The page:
Healthy Diagnosis for Volumetric Modular

16th October, 2021

Stephen Clayton, Pre-Construction Director at The McAvoy Group, sees volumetric modular playing a key role in delivering new healthcare buildings that are sustainable and fit for the future.

The ‘Prefabricated Volumetric Building Systems Market Report’, published in 2020, predicted that the volumetric modular sector would grow by 14% by 2024 – the pandemic may well have accelerated that trajectory, certainly in the healthcare sector where speed of delivery, cost certainty and limiting disruption has never been more important.

Despite its many benefits, the use of volumetric modular to deliver healthcare projects has historically been limited – predominantly due to client misconceptions around design and aesthetics, and the mistaken belief that the end-result would be boxy, grey and uninspiring. However, in recent years we have seen a host of fantastic healthcare projects that have quickly dispelled those myths. Cramlington – a £15million Ambulatory Unit delivered for Northumbria Specialist Emergency Care Hospital – is one such project. Integrating seamlessly with the existing building, it was designed to mirror its façade and includes in-situ built curves. 

Along with great design, Cramlington also encapsulates the many benefits of choosing volumetric modular as an alternative to traditional construction methods, including speed of delivery. As the healthcare industry works to tackle lengthy waiting lists and rising demand in the wake of the pandemic, we are likely to see a rise in the number of new healthcare facilities built using modular construction to cut the delivery timescale. At Cramlington we were able to reduce the construction programme by 50%, with the 294 steel-framed modules craned into position just ten months after our initial meeting with the NHS Trust.

Perception has undeniably shifted, with volumetric modular now seen as a viable method for delivering permanent solutions, not just stop-gap, temporary buildings. £3.4billion has been allocated to develop and upgrade 40 new hospitals over the next 10 years and it’s likely that volumetric modular will play a key role.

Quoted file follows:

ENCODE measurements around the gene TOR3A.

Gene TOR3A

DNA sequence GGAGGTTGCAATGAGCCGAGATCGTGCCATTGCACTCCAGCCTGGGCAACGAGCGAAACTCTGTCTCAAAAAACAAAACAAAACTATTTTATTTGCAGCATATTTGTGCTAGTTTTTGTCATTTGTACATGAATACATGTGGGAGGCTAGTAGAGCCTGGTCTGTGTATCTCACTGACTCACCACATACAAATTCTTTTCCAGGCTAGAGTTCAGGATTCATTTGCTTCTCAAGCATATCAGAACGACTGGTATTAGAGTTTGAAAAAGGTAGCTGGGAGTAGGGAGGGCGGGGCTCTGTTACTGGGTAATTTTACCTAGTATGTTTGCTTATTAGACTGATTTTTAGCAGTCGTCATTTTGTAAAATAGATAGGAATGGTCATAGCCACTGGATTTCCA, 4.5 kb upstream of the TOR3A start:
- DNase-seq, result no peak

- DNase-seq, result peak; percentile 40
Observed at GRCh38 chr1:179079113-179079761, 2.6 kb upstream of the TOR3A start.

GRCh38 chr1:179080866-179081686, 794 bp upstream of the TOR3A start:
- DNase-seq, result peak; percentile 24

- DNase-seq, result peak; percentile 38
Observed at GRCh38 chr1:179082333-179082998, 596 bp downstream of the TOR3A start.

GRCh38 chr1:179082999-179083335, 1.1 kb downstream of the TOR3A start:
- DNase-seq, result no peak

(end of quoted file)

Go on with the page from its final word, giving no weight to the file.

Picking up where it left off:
Sustainability is also likely to be a prominent factor in decision-making as the UK gears up for COP26, and in light of the UN Climate Change Report, commitment to developing and operating green buildings will continue to grow in importance. Volumetric modular offers a series of sustainability benefits, from the way buildings are designed and built through to the way that they operate throughout their lifecycle.

Long-term sustainability and resilience are central to our approach to responsible business, coupled with a focused ESG strategy, and that is reflected in all our projects. With each individual module manufactured and fitted out in a factory environment, projects benefit from significant waste material reductions, as well as reduced energy consumption via transport to and from site. There will also be far fewer people on-site, which further reduces fuel and energy usage.

The reduced manpower on-site is particularly appealing for healthcare projects, especially in the wake of the pandemic. Hospitals must continue to limit unnecessary footfall, while minimising disruption to patient care as much as possible. Any new facility built using traditional construction will require a much larger team on the ground, for a much longer period of time.

Along with a tranche of major benefits, innovation in volumetric modular is also progressing apace. New capabilities and technology have expanded the possibilities, including bespoke, specially engineered modules and structural flooring solutions, for example. Intelligent design creates efficient patient flows and a logical, integrated care pathway to deliver an enhanced experience for both staff and patients. The main goal for any provider is to deliver a consistently high quality of care for patients, and offsite construction will continue to play a key role in providing the right facilities. The use of volumetric modular will ensure that new buildings are well designed, fit for the future and completed efficiently on time and on budget.

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